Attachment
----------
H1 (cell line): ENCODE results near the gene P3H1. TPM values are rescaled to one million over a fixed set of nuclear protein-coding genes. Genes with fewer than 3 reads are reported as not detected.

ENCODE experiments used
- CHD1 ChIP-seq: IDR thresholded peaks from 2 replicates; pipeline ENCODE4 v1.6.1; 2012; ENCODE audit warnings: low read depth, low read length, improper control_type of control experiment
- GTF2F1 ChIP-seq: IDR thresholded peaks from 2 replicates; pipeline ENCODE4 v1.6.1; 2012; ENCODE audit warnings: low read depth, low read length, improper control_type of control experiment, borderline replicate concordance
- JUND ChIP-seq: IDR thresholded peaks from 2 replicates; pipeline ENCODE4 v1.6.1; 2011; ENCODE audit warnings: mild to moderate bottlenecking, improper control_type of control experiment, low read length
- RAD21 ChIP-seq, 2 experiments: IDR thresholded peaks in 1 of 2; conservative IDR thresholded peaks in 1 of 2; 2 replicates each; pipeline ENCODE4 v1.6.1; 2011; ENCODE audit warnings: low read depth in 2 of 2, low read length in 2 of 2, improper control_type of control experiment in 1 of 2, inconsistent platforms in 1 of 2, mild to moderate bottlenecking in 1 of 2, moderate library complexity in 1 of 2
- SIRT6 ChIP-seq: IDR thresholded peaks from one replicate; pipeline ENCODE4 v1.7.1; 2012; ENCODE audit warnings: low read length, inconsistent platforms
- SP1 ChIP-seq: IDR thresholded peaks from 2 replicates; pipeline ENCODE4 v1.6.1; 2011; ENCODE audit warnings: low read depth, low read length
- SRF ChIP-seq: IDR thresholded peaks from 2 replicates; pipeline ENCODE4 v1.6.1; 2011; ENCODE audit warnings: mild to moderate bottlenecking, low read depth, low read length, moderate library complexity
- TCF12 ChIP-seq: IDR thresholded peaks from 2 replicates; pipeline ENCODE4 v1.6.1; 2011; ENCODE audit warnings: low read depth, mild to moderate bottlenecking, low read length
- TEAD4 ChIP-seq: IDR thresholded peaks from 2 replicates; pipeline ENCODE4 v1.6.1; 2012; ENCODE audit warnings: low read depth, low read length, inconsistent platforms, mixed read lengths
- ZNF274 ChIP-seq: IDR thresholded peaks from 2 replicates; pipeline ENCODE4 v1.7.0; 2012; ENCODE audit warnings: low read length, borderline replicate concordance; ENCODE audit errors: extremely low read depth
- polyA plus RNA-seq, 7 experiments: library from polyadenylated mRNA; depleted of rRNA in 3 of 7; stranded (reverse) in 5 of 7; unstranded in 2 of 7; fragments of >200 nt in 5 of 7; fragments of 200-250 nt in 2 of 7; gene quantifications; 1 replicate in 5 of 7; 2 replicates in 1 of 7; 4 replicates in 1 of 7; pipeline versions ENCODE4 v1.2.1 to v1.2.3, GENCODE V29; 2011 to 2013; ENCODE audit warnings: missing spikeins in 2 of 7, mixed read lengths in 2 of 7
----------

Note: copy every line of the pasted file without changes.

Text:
H1 (cell line): ENCODE results near the gene P3H1. TPM values are rescaled to one million over a fixed set of nuclear protein-coding genes. Genes with fewer than 3 reads are reported as not detected.

ENCODE experiments used
- CHD1 ChIP-seq: IDR thresholded peaks from 2 replicates; pipeline ENCODE4 v1.6.1; 2012; ENCODE audit warnings: low read depth, low read length, improper control_type of control experiment
- GTF2F1 ChIP-seq: IDR thresholded peaks from 2 replicates; pipeline ENCODE4 v1.6.1; 2012; ENCODE audit warnings: low read depth, low read length, improper control_type of control experiment, borderline replicate concordance
- JUND ChIP-seq: IDR thresholded peaks from 2 replicates; pipeline ENCODE4 v1.6.1; 2011; ENCODE audit warnings: mild to moderate bottlenecking, improper control_type of control experiment, low read length
- RAD21 ChIP-seq, 2 experiments: IDR thresholded peaks in 1 of 2; conservative IDR thresholded peaks in 1 of 2; 2 replicates each; pipeline ENCODE4 v1.6.1; 2011; ENCODE audit warnings: low read depth in 2 of 2, low read length in 2 of 2, improper control_type of control experiment in 1 of 2, inconsistent platforms in 1 of 2, mild to moderate bottlenecking in 1 of 2, moderate library complexity in 1 of 2
- SIRT6 ChIP-seq: IDR thresholded peaks from one replicate; pipeline ENCODE4 v1.7.1; 2012; ENCODE audit warnings: low read length, inconsistent platforms
- SP1 ChIP-seq: IDR thresholded peaks from 2 replicates; pipeline ENCODE4 v1.6.1; 2011; ENCODE audit warnings: low read depth, low read length
- SRF ChIP-seq: IDR thresholded peaks from 2 replicates; pipeline ENCODE4 v1.6.1; 2011; ENCODE audit warnings: mild to moderate bottlenecking, low read depth, low read length, moderate library complexity
- TCF12 ChIP-seq: IDR thresholded peaks from 2 replicates; pipeline ENCODE4 v1.6.1; 2011; ENCODE audit warnings: low read depth, mild to moderate bottlenecking, low read length
- TEAD4 ChIP-seq: IDR thresholded peaks from 2 replicates; pipeline ENCODE4 v1.6.1; 2012; ENCODE audit warnings: low read depth, low read length, inconsistent platforms, mixed read lengths
- ZNF274 ChIP-seq: IDR thresholded peaks from 2 replicates; pipeline ENCODE4 v1.7.0; 2012; ENCODE audit warnings: low read length, borderline replicate concordance; ENCODE audit errors: extremely low read depth
- polyA plus RNA-seq, 7 experiments: library from polyadenylated mRNA; depleted of rRNA in 3 of 7; stranded (reverse) in 5 of 7; unstranded in 2 of 7; fragments of >200 nt in 5 of 7; fragments of 200-250 nt in 2 of 7; gene quantifications; 1 replicate in 5 of 7; 2 replicates in 1 of 7; 4 replicates in 1 of 7; pipeline versions ENCODE4 v1.2.1 to v1.2.3, GENCODE V29; 2011 to 2013; ENCODE audit warnings: missing spikeins in 2 of 7, mixed read lengths in 2 of 7